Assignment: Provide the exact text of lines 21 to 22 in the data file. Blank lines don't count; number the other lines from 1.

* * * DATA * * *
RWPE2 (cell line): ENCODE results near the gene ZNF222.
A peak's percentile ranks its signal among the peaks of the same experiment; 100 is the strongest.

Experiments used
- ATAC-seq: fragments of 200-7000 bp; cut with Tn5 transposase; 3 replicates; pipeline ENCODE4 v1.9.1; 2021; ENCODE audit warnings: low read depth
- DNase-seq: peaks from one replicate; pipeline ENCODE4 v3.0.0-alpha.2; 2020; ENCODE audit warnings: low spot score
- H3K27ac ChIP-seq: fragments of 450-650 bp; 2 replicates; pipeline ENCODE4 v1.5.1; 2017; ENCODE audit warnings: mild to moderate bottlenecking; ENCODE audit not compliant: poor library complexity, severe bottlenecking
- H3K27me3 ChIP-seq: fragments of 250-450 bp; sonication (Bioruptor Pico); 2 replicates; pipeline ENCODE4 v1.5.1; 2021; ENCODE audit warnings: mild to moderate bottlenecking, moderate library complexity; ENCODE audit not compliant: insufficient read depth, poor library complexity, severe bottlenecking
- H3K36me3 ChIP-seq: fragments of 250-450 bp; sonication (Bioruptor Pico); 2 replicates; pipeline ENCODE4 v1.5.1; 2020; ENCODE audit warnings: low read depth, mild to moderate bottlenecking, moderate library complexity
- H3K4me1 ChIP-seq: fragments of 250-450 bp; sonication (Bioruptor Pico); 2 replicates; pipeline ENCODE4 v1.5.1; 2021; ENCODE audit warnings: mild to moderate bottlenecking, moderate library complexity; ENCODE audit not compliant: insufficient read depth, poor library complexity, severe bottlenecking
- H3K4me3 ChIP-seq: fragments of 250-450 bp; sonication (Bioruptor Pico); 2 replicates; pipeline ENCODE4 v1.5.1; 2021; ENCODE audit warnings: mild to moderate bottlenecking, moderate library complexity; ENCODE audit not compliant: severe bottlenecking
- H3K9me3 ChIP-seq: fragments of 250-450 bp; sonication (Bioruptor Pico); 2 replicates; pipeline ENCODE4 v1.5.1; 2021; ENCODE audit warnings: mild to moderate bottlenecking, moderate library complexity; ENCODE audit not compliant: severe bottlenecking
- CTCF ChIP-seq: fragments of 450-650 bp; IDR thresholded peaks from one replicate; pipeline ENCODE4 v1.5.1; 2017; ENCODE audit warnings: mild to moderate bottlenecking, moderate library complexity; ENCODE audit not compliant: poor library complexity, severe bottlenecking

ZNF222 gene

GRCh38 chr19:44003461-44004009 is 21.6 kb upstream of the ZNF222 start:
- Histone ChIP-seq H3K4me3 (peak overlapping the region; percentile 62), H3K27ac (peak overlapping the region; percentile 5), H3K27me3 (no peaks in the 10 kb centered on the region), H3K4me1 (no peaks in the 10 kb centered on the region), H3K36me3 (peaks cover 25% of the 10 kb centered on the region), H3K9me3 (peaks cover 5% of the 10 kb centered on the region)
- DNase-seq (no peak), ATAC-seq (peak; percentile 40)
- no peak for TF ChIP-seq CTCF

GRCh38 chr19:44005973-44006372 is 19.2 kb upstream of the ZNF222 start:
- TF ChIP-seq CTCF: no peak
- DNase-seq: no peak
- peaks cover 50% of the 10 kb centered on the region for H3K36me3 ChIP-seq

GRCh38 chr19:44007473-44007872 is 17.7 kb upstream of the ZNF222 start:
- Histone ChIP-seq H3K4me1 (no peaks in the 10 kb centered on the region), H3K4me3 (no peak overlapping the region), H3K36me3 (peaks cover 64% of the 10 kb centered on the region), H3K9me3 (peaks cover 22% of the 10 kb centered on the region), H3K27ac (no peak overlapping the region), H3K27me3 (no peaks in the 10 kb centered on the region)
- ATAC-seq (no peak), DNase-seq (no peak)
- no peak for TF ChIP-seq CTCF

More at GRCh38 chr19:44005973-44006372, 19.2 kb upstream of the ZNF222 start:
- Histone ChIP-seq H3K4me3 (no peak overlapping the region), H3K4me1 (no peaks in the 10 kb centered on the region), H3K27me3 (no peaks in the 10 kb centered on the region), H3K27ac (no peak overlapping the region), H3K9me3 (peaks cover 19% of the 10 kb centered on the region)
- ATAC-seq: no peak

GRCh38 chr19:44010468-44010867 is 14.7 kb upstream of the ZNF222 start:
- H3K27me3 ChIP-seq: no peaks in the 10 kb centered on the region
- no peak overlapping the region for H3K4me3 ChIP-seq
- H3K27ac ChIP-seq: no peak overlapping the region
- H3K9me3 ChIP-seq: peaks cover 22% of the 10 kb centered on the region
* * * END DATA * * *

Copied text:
- peaks cover 50% of the 10 kb centered on the region for H3K36me3 ChIP-seq

GRCh38 chr19:44007473-44007872 is 17.7 kb upstream of the ZNF222 start: